Home Improvement Expert Danny Lipford

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How to Keep Harmful Sunlight from Coming Through Windows

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I have several windows that receive a lot of sun in the afternoon. What’s the best way to keep the heat and sunlight out while still being able to see outside? -Joan

Hi Joan,

UV rays and solar heat from windows can damage furniture and fabrics and increase your air conditioning bills. To prevent this from happening you could:

  • Window Film: Install special window film on the inside of your glass that blocks UV and solar heat. Window film comes in various tints, just be sure the one you get blocks both UV rays and heat. DIY-friendly window film is available at home centers, or you can have it professionally installed. If your windows have double pane glass, check with the window manufacturer first to be sure installing window film won’t damage the glass or void your warranty.
  • Solar Screen: Another option is to replace your standard window screening with solar screening, which can reduce the amount of UV rays and heat coming through your windows from 70% to 90%.
  • Roman Shades: Roll down shades of solid fabric or see through sun screen type material can be installed on the outside of your home above sunny windows. Simply roll them up when not needed and roll down when sun is a problem.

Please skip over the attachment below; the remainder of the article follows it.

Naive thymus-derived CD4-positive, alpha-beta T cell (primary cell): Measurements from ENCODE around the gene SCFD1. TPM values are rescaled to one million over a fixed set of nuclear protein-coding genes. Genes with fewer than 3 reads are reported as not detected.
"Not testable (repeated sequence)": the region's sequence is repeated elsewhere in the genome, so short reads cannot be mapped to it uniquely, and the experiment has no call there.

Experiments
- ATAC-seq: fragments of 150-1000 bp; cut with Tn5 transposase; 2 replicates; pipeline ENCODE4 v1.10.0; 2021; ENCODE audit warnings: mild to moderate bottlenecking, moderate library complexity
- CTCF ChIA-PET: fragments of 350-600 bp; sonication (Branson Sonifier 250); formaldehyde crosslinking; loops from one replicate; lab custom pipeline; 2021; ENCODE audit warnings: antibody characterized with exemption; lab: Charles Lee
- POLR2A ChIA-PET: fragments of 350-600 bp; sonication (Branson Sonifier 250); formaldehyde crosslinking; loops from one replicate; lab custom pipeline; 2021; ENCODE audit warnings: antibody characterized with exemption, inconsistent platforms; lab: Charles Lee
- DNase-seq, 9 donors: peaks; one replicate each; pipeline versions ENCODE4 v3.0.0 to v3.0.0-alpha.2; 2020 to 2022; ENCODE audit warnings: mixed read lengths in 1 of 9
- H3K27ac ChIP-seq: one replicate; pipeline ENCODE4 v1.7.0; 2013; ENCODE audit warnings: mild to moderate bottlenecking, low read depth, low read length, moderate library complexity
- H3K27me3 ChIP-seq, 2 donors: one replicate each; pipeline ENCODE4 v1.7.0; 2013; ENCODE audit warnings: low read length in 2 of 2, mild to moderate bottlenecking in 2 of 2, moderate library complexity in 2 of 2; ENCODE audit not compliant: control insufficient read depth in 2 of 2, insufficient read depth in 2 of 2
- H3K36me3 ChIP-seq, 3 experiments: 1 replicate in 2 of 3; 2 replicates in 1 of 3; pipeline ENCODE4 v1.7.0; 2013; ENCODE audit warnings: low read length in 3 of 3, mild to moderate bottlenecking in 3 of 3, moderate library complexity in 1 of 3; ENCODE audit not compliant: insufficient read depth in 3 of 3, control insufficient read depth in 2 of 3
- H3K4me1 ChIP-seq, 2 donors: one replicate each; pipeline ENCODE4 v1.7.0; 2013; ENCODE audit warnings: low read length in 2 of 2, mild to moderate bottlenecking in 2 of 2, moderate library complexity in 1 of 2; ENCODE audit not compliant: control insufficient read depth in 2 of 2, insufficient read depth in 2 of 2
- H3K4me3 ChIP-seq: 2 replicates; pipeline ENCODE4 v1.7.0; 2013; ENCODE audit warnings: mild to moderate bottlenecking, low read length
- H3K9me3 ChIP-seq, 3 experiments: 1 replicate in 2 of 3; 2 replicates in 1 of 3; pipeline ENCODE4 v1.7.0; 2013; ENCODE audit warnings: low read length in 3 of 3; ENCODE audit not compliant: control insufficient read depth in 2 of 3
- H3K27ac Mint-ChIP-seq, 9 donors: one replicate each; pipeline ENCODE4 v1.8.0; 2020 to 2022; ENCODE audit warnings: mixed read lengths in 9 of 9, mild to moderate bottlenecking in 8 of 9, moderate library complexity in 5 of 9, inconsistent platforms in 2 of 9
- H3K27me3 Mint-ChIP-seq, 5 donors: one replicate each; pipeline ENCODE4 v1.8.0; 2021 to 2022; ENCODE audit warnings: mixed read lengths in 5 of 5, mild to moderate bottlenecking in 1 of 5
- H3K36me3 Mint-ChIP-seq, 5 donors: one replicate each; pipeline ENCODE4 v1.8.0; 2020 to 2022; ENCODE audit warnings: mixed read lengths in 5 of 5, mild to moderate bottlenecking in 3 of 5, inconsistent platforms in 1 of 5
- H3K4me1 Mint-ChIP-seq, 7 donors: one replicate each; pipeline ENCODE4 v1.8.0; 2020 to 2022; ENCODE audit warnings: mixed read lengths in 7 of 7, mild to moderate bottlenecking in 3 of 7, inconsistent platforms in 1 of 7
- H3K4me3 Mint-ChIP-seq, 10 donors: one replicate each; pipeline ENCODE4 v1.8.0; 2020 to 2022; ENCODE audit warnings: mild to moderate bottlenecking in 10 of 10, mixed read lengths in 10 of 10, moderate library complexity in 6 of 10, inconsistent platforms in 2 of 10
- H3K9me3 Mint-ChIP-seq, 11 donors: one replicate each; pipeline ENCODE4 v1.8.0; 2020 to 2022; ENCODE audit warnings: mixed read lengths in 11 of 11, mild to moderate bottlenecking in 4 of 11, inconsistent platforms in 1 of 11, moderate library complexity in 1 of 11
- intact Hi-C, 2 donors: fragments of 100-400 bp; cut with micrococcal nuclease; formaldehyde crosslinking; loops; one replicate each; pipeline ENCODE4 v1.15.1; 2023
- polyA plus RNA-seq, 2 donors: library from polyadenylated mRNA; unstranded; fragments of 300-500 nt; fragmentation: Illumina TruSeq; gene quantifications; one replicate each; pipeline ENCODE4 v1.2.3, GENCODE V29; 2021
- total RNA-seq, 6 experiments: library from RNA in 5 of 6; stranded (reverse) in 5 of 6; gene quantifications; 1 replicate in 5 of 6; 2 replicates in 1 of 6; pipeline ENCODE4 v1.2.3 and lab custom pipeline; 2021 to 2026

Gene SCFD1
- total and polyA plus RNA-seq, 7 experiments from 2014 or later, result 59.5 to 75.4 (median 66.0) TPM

• Awnings: Installing fabric or metal awnings above sunny windows may not be the most attractive option, but it will block the sun while allowing you to see out.
  • Replacement Windows: A more expensive option would be to replace sunny windows, or the glass in them, with double pane insulated glass with a Low-E coating. Similiar to window film, this almost invisible thin metallic coating allows you to see out while reducing UV rays by 99% and heat loss by 30% to 50%. Be sure to look for windows with a U-factor and Solar Heat Gain Coefficient (SHGC) of 0.30 or lower. If you live in a warm climate, the Low-E coating should be applied to the outer pane of glass to keep heat out while in cold climate it should go on the inside to hold heat in.
  • Shade Tree: Planting a deciduous shade tree on the south or west side of your house is a simple, natural way to block the sun in summer while letting it through in winter, though it can take years to grow before you get the full effect. Popular shade trees include oak, maple, and poplar.

Each of these solutions have pros and cons as to how well they work, their appearance, and cost.

Good luck with your project,

Danny



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